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In this course, Todd Perkins shows how to use Flash Professional CS5 to create a game to play on iOS devices, utilizing device hardware like the accelerometer and integration with a local database. The course covers the game development from start to finish, including planning and preparation, character and background animation, creating interactions and scoring mechanism, and finally testing and publishing the app. Exercise files are included with the course.
Sound effects add an element or fun to your games you can't get any other way. So let's add sound effects to the jumping animation for the character. To start out we're going to look for some sounds in the Library to export them for ActionScript. So open up the Library and find BailSound.mp3. Right-click it and choose Properties, check the Export for ActionScript box, and then change BailSound.mp3 for the class name to just Bail.
Click OK and then click OK again to close the warning window that says Flash is going to create the Bail class for you. Remember, it's a subclass of the Sound class so it has all the properties and methods that the Sound class has. So we'll go to JumpSound.mp3 and we'll do the same thing. Right-click, choose Properties, check Export for ActionScript, you may have to click the Advanced button to reveal that, change the Class to Jump. Click OK and OK again and jump over to Boarder.as, and here we'll create a couple of new properties.
Create a public property called bailSound, data type it to Bail, that's the exported class. Create another public property called jumpSound, data type it to Jump, and finally create another public property called soundControl. Data type it to SoundChannel. This is going to be the object that controls all the sounds that play. In the constructor, we'll create new instances of Jump and Bail using our properties.
So right below where we create the Accelerometer in the constructor, type bailSound = new Bail and the same thing for jumpSound. So jumpSound = new Jump. Scroll down to the bottom of your code and below the jump method create another private method called controlAudio. In the parentheses type (and:Sound), :void for no return data, and some curly braces.
So when we run controlAudio, we're going to pass in a sound object. So it's going to be either the jumpSound or the bailSound and this method is going to make this sound play, and it's going to set its volume. So the first thing you're going to do is create a variable to hold the SoundTransform object that we can use to control volume. So create a variable called trans, data type it to SoundTransform. We'll set to a new SoundTransform, and in the parentheses type 0.5.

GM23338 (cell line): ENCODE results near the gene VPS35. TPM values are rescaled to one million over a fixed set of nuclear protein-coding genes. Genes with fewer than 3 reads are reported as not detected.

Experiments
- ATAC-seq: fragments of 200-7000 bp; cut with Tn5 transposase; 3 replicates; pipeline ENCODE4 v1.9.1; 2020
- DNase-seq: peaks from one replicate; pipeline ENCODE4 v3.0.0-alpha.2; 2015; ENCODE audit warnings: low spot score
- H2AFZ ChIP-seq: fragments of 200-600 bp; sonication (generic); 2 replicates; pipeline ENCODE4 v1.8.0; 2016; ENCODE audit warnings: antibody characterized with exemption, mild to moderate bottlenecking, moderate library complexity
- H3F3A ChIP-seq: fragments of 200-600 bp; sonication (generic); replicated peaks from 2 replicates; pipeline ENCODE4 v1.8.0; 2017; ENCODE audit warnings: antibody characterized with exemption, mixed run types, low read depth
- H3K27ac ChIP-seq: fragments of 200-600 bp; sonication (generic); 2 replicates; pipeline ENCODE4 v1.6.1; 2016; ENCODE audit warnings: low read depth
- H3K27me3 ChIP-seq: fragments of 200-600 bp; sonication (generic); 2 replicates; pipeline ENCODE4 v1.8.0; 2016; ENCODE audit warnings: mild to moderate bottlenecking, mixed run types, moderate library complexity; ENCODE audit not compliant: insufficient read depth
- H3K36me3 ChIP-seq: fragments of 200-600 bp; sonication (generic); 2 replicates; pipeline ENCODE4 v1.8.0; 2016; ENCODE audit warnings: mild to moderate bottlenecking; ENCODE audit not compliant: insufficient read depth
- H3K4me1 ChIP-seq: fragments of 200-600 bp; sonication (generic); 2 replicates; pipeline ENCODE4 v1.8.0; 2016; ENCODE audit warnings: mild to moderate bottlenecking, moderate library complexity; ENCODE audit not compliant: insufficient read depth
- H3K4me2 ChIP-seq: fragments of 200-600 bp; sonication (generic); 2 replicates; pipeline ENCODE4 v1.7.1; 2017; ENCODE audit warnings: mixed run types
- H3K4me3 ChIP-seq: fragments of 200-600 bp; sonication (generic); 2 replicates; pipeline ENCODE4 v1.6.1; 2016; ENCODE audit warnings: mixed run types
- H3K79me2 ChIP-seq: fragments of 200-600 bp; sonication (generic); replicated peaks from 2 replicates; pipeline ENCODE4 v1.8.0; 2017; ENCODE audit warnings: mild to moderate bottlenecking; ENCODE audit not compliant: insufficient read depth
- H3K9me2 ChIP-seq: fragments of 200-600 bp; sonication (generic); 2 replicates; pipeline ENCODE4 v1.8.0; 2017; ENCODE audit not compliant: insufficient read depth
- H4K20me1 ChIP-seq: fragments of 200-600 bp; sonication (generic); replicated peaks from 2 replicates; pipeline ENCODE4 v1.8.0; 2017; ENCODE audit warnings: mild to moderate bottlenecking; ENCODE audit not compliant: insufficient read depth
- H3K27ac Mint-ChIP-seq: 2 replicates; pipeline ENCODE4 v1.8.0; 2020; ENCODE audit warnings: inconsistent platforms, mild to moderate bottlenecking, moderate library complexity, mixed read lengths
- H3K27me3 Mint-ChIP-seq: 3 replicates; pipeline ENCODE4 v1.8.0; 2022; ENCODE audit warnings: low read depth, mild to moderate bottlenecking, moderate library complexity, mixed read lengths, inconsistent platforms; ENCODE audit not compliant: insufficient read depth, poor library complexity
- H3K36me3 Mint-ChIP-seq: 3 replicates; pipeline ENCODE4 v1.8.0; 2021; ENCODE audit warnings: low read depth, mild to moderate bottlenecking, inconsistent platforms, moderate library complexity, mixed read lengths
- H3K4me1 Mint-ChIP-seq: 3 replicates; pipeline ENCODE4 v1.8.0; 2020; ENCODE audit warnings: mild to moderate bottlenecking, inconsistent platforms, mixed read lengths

That's the volume of the sounds. So it goes between zero and one. Anything above zero or below one is going to get distorted. So go to the next line and type soundControl = snd.play. That's the sound that was passed in, and we'll start at the beginning. So the first parameter startTime, which is a number. We'll set it to zero. Second is loop, so we don't it want to loop, so we'll put zero and third is a SoundTransform. We'll type in trans and close up the parentheses and type a semicolon.
Now when you test the movie when you have it like this, you might find that the sounds overlap, because every time you run the controlAudio method, you're creating a new SoundChannel object with your sound property. So to make sure we've better control over that, above var trans, create an if statement to see if the SoundChannel object already exists. If so, we'll destroy it so we're not overlapping creating a new sound object every time. So in here we'll check to see if soundControl exists, then we'll type soundControl.stop, so we'll stop the playing sound and then we'll set soundControl = null.
Now the last thing we want to do is run the controlAudio method. We'll do that right under isJumping = true in the jump method. So type controlAudio and the parentheses pass in jumpSound. Save the file and test the movie to hear the jump sound when you make the character jump. (Music Playing) There we go. (Zoop, zoop!) See how much more fun it is now? So to add sound, you just simply create a SoundChannel object and you set it equal to the playing sound.
If you want to apply volume to it, you can add that in the play method by passing in an instance of the SoundTransform class.
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